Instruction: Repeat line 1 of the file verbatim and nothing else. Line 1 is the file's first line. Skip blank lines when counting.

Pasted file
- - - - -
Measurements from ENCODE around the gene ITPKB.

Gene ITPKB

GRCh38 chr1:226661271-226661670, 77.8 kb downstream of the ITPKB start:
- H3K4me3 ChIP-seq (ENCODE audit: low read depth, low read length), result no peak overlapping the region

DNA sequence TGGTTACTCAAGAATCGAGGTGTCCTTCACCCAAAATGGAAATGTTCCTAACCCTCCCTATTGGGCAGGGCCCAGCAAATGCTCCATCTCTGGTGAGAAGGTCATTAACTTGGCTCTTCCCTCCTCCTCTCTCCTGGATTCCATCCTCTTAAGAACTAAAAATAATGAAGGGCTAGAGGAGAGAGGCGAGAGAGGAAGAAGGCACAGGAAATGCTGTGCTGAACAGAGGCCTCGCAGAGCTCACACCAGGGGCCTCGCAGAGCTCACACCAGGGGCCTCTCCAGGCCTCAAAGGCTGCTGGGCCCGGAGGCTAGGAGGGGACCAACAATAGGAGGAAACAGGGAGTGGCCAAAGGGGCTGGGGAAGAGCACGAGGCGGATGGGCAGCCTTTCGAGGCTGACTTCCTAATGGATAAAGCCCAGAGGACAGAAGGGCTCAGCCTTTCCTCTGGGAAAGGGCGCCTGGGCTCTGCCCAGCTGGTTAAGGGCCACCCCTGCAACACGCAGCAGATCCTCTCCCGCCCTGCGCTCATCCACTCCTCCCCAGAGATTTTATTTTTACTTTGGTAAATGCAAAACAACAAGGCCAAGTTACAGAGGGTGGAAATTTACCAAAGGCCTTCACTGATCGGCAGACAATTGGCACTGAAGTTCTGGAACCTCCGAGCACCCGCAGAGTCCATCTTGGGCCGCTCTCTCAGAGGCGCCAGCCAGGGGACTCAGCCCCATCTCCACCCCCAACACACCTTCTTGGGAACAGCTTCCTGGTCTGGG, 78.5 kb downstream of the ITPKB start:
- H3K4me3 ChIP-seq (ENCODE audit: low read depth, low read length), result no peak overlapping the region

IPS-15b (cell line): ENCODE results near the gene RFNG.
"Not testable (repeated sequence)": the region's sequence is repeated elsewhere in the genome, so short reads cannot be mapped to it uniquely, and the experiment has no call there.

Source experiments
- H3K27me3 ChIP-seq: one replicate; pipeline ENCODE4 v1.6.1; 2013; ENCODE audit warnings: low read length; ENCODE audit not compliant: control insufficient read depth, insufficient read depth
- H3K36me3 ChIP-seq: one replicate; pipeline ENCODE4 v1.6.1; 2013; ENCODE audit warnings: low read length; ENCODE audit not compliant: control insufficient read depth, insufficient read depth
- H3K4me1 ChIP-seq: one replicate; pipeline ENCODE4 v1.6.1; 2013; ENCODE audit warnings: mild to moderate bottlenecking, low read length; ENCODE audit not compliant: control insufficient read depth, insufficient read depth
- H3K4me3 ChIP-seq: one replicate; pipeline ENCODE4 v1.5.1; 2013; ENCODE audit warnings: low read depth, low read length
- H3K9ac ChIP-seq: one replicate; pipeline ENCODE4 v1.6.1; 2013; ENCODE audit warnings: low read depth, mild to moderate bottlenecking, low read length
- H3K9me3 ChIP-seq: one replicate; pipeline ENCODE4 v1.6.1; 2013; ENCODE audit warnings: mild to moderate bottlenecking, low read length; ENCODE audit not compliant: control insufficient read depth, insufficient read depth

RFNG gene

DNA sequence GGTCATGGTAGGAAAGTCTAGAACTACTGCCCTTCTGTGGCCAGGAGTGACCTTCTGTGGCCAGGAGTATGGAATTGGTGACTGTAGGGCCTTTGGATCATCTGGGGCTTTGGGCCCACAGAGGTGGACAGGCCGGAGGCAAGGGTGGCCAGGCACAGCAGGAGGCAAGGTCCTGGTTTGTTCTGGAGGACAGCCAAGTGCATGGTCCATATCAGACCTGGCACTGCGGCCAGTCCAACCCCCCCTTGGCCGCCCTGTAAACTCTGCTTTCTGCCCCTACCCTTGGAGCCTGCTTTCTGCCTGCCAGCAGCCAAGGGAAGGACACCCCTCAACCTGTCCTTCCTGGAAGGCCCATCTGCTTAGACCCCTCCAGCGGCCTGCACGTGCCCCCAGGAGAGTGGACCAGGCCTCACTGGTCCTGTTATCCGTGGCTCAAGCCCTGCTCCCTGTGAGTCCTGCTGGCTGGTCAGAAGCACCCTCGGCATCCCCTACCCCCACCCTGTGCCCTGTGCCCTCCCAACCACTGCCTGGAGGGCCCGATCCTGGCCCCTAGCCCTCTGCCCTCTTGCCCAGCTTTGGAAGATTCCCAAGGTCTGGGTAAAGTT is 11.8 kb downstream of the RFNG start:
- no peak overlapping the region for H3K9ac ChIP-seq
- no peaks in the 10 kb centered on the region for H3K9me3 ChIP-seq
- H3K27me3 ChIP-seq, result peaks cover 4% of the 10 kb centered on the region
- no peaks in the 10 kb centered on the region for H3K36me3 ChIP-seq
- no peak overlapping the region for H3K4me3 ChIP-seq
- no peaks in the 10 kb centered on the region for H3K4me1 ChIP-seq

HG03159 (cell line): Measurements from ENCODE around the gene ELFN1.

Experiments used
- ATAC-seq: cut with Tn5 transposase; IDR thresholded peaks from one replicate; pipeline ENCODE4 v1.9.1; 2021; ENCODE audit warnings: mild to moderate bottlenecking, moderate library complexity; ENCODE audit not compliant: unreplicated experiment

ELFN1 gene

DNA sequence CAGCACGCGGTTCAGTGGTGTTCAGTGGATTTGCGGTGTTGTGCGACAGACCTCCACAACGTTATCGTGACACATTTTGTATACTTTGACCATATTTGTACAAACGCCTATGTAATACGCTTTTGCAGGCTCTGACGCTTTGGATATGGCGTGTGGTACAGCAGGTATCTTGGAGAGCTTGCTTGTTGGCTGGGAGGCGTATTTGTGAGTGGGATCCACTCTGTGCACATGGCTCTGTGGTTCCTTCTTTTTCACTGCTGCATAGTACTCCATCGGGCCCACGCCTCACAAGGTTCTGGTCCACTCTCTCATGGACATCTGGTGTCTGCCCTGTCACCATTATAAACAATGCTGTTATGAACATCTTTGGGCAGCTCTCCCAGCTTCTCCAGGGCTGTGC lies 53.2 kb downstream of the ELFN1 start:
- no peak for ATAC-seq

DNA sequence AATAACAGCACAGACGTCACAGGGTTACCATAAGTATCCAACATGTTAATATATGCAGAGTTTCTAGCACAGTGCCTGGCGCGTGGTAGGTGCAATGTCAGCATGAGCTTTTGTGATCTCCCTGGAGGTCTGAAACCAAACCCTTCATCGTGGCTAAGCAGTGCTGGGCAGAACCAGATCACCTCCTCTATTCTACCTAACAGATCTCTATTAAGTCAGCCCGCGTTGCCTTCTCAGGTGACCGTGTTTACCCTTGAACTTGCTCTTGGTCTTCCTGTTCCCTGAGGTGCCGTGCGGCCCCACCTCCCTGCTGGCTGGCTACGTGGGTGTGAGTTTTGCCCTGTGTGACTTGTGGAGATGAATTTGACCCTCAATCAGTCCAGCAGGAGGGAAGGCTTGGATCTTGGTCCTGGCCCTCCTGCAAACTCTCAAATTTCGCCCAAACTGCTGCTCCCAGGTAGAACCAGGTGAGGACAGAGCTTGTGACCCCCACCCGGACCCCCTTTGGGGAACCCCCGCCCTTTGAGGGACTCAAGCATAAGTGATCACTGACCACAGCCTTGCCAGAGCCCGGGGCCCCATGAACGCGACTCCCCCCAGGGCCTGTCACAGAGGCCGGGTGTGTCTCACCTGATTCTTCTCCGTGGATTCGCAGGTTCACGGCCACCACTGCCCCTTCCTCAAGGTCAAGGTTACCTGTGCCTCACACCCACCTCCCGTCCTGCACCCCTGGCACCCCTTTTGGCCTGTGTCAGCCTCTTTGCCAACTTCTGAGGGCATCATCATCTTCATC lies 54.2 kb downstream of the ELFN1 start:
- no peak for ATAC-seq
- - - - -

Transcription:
Measurements from ENCODE around the gene ITPKB.